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Thanks Dollit :) and thanks for the link firemonkee - very good article.

Nick.
 
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ramboghettouk

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I haven't the money for psychotherapy other than some mind student therapist

Said to one "this is doing you more good than me" he said "you and your friends are all losers"

If you want to make an issue of psychotherapy what about cost?
 
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firemonkee57

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I have been branded as 'unsuitable for therapy' by my mh trust on account of two failed attempts with therapists who were more intent on telling me what a bad person i was, and how i really had to want to mend the error of my ways, than actually helping me to have better coping mechanisms to deal more effectively with issues rising out of past expereinces. Also on account of a less than successful therapy of sorts with someone who admitted she was 'untrained' and who dumped me of her own volition because i upset her religious sensibilities(she had told me previously she was part of a small religious sect) .

I signed the petition anyway for the benefit of those who have not yet been branded unclean and unworthy of such help by their mental health trusts.
 
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ramboghettouk

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I was turned away by a clinical psychologist on the grounds his ambivalence about getting better makes it impossible to find a focus for therapy, i'm ambivalent about the nhs drug better which isn't a real better, it's not a fit for work better, the only people who beleive it are the benefit people

I said "if you can't help me give me the money and i'll find a private therapist who will" she said "thats not going to happen" guess she's right

"he makes constant comments like "what will they {those who administer the benefit system) make of it if i'm better" "in the past he was deemed to be better, the result of which was the benefits and help were stoped, but on attempting to work the illness recurred"
 
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firemonkee57

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An opposing viewpoint ie in support of regulation.

Thanks to Writing in the Margins of My Mind for pointing out this Guardian article by the Lacanian psychoanalyst Darian Leader, albeit one in which Darian Leader really seems to need some cheese to go with his whine.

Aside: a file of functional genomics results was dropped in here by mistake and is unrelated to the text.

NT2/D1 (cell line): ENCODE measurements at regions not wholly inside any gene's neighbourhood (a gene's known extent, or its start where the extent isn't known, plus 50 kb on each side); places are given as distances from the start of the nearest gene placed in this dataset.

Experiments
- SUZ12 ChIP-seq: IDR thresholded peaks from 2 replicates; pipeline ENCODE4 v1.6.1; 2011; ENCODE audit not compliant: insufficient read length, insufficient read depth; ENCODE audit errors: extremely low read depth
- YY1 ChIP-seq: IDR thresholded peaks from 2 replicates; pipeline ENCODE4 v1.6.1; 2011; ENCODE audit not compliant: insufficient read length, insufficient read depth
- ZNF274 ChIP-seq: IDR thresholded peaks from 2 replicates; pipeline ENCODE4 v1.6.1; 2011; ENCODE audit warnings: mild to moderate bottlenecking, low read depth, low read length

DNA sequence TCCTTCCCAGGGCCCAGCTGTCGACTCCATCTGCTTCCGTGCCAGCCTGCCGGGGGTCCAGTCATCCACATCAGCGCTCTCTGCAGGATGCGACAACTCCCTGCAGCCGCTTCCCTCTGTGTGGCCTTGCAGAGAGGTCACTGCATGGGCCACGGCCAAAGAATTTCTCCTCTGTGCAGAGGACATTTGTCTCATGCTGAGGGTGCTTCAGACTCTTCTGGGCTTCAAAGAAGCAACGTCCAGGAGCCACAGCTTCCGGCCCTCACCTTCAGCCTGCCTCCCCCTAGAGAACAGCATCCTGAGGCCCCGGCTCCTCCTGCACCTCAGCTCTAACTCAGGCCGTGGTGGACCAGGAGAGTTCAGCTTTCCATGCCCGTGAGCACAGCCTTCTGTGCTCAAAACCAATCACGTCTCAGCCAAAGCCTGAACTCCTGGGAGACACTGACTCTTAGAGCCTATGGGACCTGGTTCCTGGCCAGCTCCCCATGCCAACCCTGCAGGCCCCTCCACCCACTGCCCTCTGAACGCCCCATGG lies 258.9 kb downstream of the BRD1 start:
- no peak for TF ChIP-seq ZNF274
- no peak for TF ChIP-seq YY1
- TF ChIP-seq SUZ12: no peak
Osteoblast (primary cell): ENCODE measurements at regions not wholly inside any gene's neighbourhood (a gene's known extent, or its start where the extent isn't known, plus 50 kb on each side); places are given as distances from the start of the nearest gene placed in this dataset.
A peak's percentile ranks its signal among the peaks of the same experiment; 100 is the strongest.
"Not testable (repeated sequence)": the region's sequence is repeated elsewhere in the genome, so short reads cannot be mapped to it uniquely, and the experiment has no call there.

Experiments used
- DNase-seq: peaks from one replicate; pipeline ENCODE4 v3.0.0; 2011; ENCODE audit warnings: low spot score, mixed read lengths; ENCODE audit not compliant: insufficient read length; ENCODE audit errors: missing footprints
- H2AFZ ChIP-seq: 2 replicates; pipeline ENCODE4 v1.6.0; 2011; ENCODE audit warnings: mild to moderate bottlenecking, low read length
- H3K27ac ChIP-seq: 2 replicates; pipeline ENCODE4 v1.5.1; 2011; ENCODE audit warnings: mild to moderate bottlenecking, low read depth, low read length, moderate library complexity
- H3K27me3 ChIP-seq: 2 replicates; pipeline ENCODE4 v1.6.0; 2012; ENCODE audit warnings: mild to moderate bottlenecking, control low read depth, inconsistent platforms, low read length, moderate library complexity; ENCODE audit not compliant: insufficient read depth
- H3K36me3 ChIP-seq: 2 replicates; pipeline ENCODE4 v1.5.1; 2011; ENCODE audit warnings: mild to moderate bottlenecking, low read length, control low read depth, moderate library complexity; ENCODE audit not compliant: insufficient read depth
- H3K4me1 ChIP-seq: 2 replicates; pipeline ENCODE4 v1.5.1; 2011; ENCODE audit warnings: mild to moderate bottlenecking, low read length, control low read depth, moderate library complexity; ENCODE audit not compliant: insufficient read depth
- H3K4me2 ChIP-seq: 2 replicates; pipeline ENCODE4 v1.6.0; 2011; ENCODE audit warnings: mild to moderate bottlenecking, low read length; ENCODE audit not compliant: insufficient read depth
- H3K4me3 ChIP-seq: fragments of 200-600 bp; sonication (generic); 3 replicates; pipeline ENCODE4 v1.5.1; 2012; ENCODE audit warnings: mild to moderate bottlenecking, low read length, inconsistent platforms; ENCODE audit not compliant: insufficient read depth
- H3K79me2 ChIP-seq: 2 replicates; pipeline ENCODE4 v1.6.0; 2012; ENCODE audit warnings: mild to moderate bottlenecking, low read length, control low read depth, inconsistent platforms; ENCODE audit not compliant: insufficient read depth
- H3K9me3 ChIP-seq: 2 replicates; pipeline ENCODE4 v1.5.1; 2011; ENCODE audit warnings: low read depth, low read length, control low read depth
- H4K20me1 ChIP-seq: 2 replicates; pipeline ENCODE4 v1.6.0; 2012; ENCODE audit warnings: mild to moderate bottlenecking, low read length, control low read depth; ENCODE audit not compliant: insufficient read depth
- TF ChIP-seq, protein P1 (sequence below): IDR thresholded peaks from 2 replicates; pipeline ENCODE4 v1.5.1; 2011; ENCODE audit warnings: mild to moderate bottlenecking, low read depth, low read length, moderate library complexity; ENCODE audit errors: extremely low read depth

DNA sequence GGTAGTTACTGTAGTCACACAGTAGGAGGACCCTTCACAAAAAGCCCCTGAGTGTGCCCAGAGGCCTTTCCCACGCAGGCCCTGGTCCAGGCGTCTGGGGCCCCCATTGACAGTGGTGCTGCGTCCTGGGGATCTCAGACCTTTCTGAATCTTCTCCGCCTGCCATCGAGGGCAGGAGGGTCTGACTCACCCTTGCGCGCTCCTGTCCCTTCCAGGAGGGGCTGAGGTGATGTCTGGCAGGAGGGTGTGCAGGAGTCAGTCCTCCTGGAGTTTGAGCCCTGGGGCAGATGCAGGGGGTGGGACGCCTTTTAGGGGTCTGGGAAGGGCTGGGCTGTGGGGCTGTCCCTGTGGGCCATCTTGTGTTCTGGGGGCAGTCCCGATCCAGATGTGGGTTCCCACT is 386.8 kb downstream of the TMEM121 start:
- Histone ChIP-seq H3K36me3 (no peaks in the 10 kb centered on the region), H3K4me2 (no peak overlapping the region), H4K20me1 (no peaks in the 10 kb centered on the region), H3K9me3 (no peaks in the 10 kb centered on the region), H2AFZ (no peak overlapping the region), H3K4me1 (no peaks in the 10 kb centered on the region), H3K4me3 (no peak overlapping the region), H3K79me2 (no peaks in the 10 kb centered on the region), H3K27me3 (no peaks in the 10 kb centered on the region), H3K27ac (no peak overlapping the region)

Darian Leader is annoyed because the government has decided to regulate psychotherapists - you know, the way doctors, nurses, OTs and so forth are regulated. Just so they don’t, like, kill you or something. The proposal is that psychotherapists come under the Health Professions Council which currently regulates occupational therapists, physiotherapists, paramedics, art therapists and other professions.

Fair enough, I’d say. If the HPC is already successfully regulating art therapy, then there’s no reason not to extend it to the rest of psychotherapy. Darian Leader, on the other hand, responds with the kind of defensive hostility one might expect of somebody who’s probably had to spend a fair few dinner parties being told that Lacanian psychoanalysis is a load of pretentious, pseudo-intellectual, vacuous drivel.
http://www.mentalnurse.org.uk/index.php/2009/04/10/darian-leader-calls-for-a-waaaahmbulance/
 
nickh

nickh

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Thanks firemonkee - it is always good to get a different point of view. Not that I am convinced for one instant - I think the writers biases are fairly evident :) (which again is fine I like people to be honest about their biases and try to be about mine). What of course he ignores is that anyone employed by the NHS, which is what he mainly writes about, comes under NHS complaints procedures - now they are certainly not all they should be (to be euphemistic) but they are subject to Service User pressure and campaigning. But he has a powerful turn of phrase :).

Nick.
 
nickh

nickh

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I would like to read this but the truth is every time I try to open the page my browser crashes for some reason - I have noticed this with Guardian pages before :mad: :rolleyes:.

Nick.